• The First Lincoln Memorial

    Abraham Lincoln Birthplace

    National Historical Park Kentucky

Amphibians

An American toad
American Toad
NPS Photo
 

Amphibians are interesting creatures to observe in their natural habitats. Many species are highly adapted for life on land. As a group, however, amphibians are semi-aquatic and water is essential for their survival.

In order to successfully observe amphibians:

  • Walk slowly and avoid sudden movements and loud noises.
  • Listen-Different frogs and toads "sing" in different months and temperatures. Spring is the perfect time to hear them.
  • Note the size, color and patterns so identification can be successful.
  • Many salamanders are nocturnal and can be found under rocks or fallen trees. Beware! Poisonous animals like some snakes and spiders like these hiding places too. So please, do not disturb.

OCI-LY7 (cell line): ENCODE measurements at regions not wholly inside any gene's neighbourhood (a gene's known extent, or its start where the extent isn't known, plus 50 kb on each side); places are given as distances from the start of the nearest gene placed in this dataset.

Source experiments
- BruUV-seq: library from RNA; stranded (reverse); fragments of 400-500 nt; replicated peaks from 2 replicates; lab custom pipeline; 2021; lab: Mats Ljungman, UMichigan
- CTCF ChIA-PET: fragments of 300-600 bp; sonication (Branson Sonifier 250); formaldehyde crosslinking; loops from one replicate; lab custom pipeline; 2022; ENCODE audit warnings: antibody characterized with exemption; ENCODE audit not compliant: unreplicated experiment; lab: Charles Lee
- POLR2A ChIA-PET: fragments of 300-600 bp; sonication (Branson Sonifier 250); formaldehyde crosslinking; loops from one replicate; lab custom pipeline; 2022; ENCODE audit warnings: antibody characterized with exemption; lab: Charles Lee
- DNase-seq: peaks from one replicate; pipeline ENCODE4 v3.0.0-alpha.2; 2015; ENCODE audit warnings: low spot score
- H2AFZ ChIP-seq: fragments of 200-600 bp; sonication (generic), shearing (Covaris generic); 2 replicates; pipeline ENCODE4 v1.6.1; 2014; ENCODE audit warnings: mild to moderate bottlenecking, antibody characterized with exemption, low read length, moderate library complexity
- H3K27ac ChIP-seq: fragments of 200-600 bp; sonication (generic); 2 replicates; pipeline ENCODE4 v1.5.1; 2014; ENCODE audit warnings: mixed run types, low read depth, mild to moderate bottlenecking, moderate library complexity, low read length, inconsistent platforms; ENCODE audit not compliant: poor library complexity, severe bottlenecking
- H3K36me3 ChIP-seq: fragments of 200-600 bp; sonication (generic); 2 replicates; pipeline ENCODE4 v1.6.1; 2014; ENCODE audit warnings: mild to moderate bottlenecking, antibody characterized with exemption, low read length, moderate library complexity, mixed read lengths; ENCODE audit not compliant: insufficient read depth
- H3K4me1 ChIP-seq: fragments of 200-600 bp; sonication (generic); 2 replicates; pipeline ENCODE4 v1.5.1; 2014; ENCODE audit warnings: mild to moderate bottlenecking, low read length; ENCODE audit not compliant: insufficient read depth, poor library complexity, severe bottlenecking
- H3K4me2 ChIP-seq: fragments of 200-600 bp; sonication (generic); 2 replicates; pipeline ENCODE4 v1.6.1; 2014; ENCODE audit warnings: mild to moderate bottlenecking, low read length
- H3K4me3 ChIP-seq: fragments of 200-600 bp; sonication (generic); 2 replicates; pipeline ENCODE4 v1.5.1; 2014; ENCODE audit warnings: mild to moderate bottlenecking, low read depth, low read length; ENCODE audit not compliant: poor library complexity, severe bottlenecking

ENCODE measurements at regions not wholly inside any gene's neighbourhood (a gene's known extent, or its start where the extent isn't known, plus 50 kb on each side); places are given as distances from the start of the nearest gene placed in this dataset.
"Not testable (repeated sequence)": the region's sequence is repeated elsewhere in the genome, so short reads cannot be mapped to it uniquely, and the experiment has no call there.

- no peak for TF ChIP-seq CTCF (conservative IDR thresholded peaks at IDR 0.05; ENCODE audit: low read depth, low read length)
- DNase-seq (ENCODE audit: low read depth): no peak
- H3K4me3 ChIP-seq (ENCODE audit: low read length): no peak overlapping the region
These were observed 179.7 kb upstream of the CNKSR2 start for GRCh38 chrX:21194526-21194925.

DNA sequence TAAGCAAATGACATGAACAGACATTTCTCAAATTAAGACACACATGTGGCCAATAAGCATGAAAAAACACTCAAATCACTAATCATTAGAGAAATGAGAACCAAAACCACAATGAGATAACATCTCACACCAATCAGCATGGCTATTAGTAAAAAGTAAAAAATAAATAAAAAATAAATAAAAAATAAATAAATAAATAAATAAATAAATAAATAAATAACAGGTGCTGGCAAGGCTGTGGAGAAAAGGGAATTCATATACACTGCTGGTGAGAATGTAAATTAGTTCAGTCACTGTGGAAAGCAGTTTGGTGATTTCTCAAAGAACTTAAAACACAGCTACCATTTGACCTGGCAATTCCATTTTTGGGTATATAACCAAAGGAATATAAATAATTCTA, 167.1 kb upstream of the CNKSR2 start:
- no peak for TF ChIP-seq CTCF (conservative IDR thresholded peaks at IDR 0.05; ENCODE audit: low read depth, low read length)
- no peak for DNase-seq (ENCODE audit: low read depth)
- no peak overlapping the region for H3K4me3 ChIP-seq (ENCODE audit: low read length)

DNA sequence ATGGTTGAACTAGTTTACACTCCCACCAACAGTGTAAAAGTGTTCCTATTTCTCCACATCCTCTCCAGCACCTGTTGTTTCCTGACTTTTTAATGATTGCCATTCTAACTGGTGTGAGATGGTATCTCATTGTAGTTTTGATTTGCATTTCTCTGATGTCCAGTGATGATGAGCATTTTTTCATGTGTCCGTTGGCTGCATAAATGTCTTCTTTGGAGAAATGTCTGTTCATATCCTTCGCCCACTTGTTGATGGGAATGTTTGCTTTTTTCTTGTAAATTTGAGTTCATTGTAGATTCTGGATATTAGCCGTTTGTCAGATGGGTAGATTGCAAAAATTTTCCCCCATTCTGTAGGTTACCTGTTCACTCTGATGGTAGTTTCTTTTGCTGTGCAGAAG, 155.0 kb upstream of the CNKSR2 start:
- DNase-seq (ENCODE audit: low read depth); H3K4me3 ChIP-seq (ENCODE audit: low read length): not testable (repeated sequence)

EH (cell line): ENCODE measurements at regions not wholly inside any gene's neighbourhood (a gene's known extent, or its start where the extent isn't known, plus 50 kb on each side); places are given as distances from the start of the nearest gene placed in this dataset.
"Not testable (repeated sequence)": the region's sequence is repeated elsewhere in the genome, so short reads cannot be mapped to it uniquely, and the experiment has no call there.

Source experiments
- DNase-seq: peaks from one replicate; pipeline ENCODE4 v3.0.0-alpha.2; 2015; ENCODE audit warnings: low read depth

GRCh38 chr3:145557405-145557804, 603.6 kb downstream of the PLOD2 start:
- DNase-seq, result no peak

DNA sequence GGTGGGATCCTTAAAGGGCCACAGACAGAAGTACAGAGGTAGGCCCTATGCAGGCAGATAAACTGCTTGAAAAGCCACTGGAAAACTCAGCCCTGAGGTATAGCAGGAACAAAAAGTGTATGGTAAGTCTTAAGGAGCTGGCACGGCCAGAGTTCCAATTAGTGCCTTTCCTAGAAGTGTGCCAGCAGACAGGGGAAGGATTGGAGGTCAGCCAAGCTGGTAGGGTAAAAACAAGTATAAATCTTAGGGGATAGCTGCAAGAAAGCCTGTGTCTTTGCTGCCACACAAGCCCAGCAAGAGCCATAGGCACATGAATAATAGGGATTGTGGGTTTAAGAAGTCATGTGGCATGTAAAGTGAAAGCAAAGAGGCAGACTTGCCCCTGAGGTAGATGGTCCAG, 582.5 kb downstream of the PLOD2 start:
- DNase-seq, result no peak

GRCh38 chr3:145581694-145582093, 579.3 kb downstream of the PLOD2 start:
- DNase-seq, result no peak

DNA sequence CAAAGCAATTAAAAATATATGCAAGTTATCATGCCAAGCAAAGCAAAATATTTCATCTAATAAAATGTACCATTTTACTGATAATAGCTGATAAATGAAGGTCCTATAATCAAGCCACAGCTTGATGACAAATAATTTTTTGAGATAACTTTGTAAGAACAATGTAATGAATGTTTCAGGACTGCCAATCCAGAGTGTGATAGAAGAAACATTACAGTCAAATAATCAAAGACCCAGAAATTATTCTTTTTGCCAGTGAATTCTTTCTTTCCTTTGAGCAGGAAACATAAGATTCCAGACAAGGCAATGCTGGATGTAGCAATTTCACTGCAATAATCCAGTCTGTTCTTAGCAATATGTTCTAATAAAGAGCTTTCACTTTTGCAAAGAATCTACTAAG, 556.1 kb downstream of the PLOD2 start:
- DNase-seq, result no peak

For a listing of amphibians that have been observed at Abraham Lincoln Birthplace and the Boyhood Home at Knob Creek click here.

Did You Know?

Picture of the Boundary Oak Tree

A large white oak tree at the Sinking Spring Farm first served as a specified boundary marker in an 1805 survey of the farm. The oak became known as the Boundary Oak and was thought to be 28 years old at the time of Lincoln's birth. The tree eventually died in 1976 and was later found to be 195 years old.